Are factual inaccuracies in movies justified by role in highlighting issues?

The Magdalene Sisters: the 2002 film depicts the laundries as profitable, money-making rackets and shows the women subjected to indignities including head-shaving

The Magdalene Sisters: the 2002 film depicts the laundries as profitable, money-making rackets and shows the women subjected to indignities including head-shaving


McAleese report raises questions about accuracy of how Magdalene laundries have been portrayed

A feature of the campaign for justice for the women of the Magdalene laundries has been the role of historical dramatisations on stage and screen.

Over the past 20 years, there has been a series of plays and movies about what went on behind the institutions’ walls. These played a major part in shaping public opinion as well as bringing the issue to international attention.

None has had greater reach than The Magdalene Sisters, the 2002 film directed by Peter Mullan which won the coveted Golden Lion award on its release at the Venice Film Festival.

It tells the harrowing story of four teenage girls admitted to a laundry where they experience or witness routine physical and sexual abuse by nuns and a priest. Like many dramatisations, it depicts the laundries as profitable, money-making rackets, and shows the women subjected to various indignities including head-shaving.

But the question arises from this week’s report: how accurate were such narratives?

A striking feature of the McAleese report is the number of women who spoke positively about the nuns, and strongly rejected allegations of physical abuse. Against this, the vast majority reported psychological abuse. One woman said she was sexually abused during her time in a laundry by a fellow “Magdalene” who had been in the institution for some time.

The report says the 118 women it spoke to comprises a “small sample”, and is “biased towards more modern years” but it remains the largest single collection of such testimony to be published.

Criticism from the women may have been tempered by the fact that half were living in nursing homes under the care of religious orders. However, there is no escaping the fact that the report jars with some popular perceptions.

“We have always said the one-size-fits-all model of survivor does not apply,” says James M Smith, a leading researcher on the laundries and a member of the Justice for Magdalenes advisory committee.

Of Mullan’s film, he says: “I have said then and since, no survivor I have spoken to has alluded to women suffering sexual abuse in the Magdalene laundries. They were predominantly female and run by female religious; sexual abuse was endemic in male institutions.”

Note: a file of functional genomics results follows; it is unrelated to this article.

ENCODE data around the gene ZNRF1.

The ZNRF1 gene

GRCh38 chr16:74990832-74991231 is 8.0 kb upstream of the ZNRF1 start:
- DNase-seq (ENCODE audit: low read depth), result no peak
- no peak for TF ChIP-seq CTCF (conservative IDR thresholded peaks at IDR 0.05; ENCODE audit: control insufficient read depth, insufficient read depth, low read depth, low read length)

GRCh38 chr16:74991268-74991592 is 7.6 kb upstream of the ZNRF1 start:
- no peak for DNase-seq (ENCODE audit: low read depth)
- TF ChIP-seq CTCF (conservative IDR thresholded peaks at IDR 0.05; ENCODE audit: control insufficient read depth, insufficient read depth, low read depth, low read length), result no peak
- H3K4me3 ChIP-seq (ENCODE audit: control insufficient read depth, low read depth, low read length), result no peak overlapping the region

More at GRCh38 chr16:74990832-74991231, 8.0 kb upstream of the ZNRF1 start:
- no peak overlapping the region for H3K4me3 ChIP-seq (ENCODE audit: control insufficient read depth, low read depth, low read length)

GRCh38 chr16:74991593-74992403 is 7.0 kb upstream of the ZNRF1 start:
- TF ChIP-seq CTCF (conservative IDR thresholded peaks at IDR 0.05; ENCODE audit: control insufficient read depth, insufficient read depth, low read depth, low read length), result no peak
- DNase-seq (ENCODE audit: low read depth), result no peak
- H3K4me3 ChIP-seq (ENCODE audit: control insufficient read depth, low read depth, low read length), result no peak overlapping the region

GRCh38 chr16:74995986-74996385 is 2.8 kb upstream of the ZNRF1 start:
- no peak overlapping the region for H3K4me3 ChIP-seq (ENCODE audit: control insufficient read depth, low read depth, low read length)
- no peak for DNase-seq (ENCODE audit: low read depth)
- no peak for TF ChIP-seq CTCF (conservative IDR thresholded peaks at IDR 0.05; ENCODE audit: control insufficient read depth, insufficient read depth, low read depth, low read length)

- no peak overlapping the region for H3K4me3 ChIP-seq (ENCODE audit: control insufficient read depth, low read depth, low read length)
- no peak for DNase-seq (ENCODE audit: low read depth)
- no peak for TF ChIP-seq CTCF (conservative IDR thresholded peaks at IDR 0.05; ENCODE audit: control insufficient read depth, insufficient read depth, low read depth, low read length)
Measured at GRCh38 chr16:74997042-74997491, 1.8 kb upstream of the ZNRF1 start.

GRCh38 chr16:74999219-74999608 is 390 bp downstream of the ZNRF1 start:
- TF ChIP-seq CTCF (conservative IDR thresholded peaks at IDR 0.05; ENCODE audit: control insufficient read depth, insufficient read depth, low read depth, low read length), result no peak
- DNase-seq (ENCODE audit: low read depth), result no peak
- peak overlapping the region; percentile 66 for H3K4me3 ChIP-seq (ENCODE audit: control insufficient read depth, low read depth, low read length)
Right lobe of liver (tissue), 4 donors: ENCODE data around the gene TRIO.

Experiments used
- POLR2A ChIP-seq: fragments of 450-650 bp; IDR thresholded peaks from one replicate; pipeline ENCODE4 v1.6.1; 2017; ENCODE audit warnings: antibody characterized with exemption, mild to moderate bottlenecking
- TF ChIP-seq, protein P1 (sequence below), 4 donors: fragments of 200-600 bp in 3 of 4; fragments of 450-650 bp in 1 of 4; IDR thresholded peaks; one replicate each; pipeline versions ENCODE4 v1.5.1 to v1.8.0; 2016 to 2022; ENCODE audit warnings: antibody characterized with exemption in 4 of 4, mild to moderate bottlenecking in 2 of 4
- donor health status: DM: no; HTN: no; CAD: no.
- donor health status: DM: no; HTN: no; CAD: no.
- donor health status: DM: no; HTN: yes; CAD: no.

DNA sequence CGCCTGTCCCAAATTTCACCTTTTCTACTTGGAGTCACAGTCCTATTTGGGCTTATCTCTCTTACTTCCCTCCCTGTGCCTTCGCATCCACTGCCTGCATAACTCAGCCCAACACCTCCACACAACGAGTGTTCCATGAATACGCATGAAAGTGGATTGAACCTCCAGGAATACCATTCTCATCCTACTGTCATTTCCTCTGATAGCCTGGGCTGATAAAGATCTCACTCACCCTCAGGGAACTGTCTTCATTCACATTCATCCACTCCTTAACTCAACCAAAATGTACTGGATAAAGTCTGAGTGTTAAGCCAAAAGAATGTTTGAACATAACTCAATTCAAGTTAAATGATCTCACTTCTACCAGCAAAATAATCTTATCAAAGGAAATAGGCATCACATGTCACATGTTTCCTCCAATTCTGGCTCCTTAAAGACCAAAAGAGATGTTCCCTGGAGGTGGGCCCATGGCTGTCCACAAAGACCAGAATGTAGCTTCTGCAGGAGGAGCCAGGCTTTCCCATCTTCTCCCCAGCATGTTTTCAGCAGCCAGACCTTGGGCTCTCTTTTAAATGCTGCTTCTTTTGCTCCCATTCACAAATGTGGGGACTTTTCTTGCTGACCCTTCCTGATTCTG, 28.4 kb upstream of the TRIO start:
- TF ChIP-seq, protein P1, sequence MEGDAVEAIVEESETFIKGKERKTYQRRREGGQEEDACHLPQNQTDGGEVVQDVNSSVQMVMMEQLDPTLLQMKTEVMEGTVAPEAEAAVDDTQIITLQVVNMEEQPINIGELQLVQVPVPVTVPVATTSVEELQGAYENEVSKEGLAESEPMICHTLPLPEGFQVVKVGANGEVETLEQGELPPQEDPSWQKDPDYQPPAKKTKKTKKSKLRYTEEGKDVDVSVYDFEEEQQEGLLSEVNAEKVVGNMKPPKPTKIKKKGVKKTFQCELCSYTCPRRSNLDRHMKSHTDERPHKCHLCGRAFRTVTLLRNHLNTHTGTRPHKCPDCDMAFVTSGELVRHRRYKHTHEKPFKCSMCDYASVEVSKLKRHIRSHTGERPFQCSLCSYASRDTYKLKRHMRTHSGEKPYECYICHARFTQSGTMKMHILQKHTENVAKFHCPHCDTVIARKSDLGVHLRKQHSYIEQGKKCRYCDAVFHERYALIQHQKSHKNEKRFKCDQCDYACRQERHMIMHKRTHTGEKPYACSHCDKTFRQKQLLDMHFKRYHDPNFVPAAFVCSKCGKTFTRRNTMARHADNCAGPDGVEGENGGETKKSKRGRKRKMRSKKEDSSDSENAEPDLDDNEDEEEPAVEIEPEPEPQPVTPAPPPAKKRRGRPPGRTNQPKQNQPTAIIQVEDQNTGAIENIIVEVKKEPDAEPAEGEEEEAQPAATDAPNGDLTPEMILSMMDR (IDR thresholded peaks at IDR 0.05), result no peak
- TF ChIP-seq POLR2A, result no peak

He notes survivors have also denied that women were stripped naked and examined by nuns, as depicted in The Magdalene Sisters. However, the use of hair cutting as a punishment is confirmed by a set of laundry “house rules” that Dr Smith discovered.

This document is included in the McAleese report, along with testimony of three women who said they had either experienced or seen hair-cutting as a punishment. Head-shaving was reported only once, however, in a case of head lice.

Dr Smith, who is associate professor in the English department at Boston College, has previously critiqued The Magdalene Sisters in academic papers, saying it “reduces most of the nuns on the screen to mere stereotype”. He has also argued the film “replicates the critical shortcoming” of the work of a previous Channel 4 documentary, Witness: Sex in a Cold Climate, by deciding “neither to solicit nor to incorporate the religious orders’ version of the Magdalene story”.

Patricia Burke Brogan, the former novitiate whose groundbreaking play on the issue, Eclipsed, was first staged in 1992, says she too has harboured concerns about some of the dramatisations.

“I never saw any physical beating-up. I know in some places the women beat up one another because they were trapped and frustrated.” But, she says, the critical issue is that “the women had their freedom taken from them”.

Of Mullan’s film, she adds: “I could not stand it. Some of the parts were really over-the-top. The nuns were monsters.” To a lesser extent, she says, other films have contained “inaccuracies”, including those showing women having babies in laundries, something which, she says, would not have occurred.

Mullan’s agent said he was unavailable for comment this week but the director has previously denied claims that he exaggerated abuses, saying rather he “did the opposite”.

Campaigners believe the role such movies played in highlighting the issue justified any artistic embellishment, and this view is shared by Louise Lowe, director of the award-winning play Laundry, who says The Magdalene Sisters “served an important function at the time”.

Of her own work, which was staged at a former Magdalene asylum in Dublin, she says: “We make art; we are not historians or sociologists. We did not make up anything, which probably made our work a lot harder. We spoke to families and people who had stories or memories.”

She says an important element of Laundry was “acting as a witness” and exploring the responsibility of people outside of the church – an issue that resonates with this week’s report. “The more we researched the more we realised it was too simplistic to separate those things.”

Dr Smith describes Eclipsed as the event that “started off” the documenting of what happened in the laundries, and he notes the recently launched UCD Magdalene Oral History Project would be a natural conclusion. Whatever about artistic depictions of the laundries, he adds, “the survivor testimony has been consistent”.